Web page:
Article 3 of the CRC recognises that in all actions concerning children, the best interests of the child shall be a primary consideration. The Guidelines engage the rights of the child in that it provides for the allocation of places to approved occasional care services and approved in-home care services including specifying the matters that the Secretary must take into account when determining the areas of Australia in which child care places may be allocated for both approved occasional and in-home care services, the number of places for each area for each kind of service and the number of places to be allocated to an approved child care service of that kind.

The allocation of child care places in conjunction with the condition of continued approval that a service with allocated places not provide more places than allocated supports the special protection measures and dedicated care to be afforded to children under CRC and is in furtherance of fostering their evolving capacities and the progressive exercise of their rights by ensuring that children’s best interests are integral to service planning and the provision of quality assured and targeted early childhood education. For the exercise of their rights, young children have particular requirements for physical nurturance, emotional care and sensitive guidance, as well as for time and space for social play, exploration and learning. These requirements are best achieved within a framework of laws, policies and programmes for early childhood, which includes effective allocation of child care places in approved occasional and in-home care. By extension, this ensures that children’s rights and development is paramount and the allocations are appropriate in order to provide effective child-centred care practices, curricula and pedagogies.

The Right to work

Article 6 of the ICESCR requires that a person has a right to work, which includes the right of everyone to the opportunity to gain his or her living by work which he or she freely chooses or accepts, and appropriate steps are taken to safeguard this right.

Under the CRC, States Parties are required to respect the responsibilities, rights and duties of parents or other persons who have responsibility for the child to provide direction and guidance in the child's exercise of the rights recognised in the CRC. Further, States Parties are also required under the CRC to ensure recognition of the principle that both parents have common responsibilities for the upbringing and development of the child and to provide appropriate assistance to parents and legal guardians in the performance of their child-rearing responsibilities, in particular to ensure that children of working parents have the right to benefit from child care services and facilities for which they are eligible.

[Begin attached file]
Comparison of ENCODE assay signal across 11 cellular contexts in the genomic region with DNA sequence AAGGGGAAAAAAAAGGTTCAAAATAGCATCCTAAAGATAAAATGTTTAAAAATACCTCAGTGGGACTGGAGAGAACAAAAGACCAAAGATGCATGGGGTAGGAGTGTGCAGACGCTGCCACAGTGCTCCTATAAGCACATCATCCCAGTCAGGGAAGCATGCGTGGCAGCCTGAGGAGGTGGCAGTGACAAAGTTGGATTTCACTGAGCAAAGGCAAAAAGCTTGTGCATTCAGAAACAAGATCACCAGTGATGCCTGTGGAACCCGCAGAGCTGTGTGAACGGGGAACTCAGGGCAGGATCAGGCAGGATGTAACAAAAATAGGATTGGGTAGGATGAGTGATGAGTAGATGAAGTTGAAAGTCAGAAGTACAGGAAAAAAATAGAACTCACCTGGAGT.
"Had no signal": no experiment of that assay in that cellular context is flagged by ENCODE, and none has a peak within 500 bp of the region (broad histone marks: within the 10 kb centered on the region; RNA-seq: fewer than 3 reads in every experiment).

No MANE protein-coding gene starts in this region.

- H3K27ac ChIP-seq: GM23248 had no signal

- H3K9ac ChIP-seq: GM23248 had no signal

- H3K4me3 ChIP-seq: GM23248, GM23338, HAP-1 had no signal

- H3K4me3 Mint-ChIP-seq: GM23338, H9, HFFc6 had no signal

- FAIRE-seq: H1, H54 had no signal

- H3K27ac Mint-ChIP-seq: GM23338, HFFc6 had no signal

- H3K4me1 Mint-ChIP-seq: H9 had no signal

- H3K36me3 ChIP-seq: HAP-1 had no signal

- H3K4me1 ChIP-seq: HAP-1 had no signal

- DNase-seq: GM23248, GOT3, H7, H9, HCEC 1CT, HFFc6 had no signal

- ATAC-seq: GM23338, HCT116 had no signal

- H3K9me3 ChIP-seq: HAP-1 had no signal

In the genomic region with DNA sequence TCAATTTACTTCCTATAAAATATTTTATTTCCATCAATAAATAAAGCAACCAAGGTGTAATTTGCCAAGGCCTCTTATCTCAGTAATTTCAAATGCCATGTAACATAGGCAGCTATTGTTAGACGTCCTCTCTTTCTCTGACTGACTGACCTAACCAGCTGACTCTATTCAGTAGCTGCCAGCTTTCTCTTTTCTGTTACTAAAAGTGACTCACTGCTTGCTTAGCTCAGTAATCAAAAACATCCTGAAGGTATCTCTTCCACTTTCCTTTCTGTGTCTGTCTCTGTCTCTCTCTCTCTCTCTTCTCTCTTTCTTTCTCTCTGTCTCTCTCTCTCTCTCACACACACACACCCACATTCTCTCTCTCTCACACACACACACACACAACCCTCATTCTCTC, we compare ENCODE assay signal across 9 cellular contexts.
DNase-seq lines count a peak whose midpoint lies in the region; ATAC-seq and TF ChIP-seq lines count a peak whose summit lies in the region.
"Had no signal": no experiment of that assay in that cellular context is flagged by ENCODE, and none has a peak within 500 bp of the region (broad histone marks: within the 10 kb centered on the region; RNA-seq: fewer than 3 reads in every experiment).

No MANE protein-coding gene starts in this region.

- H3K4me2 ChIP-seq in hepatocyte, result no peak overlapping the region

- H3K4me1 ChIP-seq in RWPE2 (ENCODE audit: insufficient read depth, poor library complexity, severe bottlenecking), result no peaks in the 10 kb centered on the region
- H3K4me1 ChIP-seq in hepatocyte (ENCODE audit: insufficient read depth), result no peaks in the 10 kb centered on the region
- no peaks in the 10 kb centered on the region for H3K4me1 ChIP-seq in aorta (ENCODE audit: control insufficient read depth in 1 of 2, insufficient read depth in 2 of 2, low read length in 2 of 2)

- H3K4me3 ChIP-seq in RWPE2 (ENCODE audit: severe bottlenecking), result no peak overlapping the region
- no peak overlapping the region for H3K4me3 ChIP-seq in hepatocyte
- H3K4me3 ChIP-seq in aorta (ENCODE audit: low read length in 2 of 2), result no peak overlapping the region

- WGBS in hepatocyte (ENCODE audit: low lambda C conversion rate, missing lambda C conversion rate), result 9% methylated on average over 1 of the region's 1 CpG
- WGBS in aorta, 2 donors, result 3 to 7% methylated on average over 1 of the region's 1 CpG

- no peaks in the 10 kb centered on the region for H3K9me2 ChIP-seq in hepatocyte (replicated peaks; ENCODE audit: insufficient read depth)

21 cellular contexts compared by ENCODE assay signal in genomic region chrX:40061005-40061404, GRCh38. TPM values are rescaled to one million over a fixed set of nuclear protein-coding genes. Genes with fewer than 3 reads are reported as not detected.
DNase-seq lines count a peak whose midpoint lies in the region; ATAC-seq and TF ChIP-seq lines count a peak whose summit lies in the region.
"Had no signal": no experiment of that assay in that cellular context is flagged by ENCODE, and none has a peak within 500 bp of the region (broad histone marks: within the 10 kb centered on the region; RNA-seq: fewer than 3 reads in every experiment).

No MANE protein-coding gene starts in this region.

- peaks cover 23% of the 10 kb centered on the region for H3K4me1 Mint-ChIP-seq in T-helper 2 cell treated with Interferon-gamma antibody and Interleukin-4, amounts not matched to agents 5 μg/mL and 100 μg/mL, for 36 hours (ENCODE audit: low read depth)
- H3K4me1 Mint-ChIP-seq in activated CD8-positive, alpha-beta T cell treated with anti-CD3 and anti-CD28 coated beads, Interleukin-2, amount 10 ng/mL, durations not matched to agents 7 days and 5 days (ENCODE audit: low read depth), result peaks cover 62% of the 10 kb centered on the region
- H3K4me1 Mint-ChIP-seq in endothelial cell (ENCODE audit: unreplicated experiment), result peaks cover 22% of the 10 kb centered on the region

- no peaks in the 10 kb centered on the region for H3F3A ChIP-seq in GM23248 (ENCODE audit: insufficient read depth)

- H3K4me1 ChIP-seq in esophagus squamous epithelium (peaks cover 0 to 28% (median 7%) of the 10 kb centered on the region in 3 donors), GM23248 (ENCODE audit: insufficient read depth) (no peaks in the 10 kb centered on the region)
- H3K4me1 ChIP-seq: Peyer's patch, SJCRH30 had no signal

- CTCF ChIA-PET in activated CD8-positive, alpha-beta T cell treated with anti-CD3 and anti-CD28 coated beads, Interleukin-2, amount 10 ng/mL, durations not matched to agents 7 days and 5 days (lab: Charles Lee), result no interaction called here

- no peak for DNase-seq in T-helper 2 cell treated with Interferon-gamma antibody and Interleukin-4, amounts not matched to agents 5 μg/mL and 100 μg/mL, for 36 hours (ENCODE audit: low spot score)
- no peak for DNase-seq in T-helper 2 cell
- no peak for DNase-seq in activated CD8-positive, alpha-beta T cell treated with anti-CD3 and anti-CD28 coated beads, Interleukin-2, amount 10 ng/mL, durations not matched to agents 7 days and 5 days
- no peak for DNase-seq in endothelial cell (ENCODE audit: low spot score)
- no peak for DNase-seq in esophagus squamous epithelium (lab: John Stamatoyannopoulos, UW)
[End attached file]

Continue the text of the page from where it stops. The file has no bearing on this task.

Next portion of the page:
States parties are required to render appropriate assistance to parents, legal guardians and extended families in the performance of their child-rearing responsibilities (Articles 18(2) and 18(3)), including ensuring that children receive necessary protection and care (Article 3(2)).

The UN Committee has recognised that appropriate assistance to parents can best be achieved as part of comprehensive policies for early childhood including the provision education during the early years. The measures dually promote the rights of the child and the rights of parents by simultaneously conferring appropriate support to parents and enabling young children to actively participate in early childhood education. In particular, Article 18(3) acknowledges that many parents combine employment obligations with their parental responsibilities. Article 18(3) requires States Parties to take all appropriate measures to ensure that children of working parents have the right to benefit from child care services and facilities for which they are eligible.

Further, occasional care promotes the right to work in that it ensures in-home care is available to working families who cannot access any other forms of child care and who meet additional eligibility criteria. The provision of occasional care services supports and promotes the right to work as flexible care arrangements allow parents to variously meet their work-related and non-work related commitments.

To the extent that in-home and occasional care services are subject to allocation provisions, this is a reasonable and proportionate limitation on the rights of the child and the right to work as this approach to the provision of services encourages proper assessment of suitability against criteria so that a fair and sustainable payment goes to those in genuine need. The practice of capping the number of approved occasional and in-home care places in the child care market is an efficient way of managing this care type by enabling the forecasting and management of the amount of funding provided to eligible families through child care benefit and to services through the Community Support Program

In any event, the allocation scheme is flexibly applied to meet the evolving care needs of families as the Secretary is empowered to allocate additional in-home and occasional care places to services based on an areas determination which allows the department to make adjustments if and where appropriate.

Conclusion

The Guidelines are compatible with, and in key respects promote, human rights. To the extent that the measures in the Guidelines place a limitation on human rights, that limitation is reasonable and proportionate, having regard to the legitimate policy objectives.

 

 

Simon Birmingham

Minister for Education and Training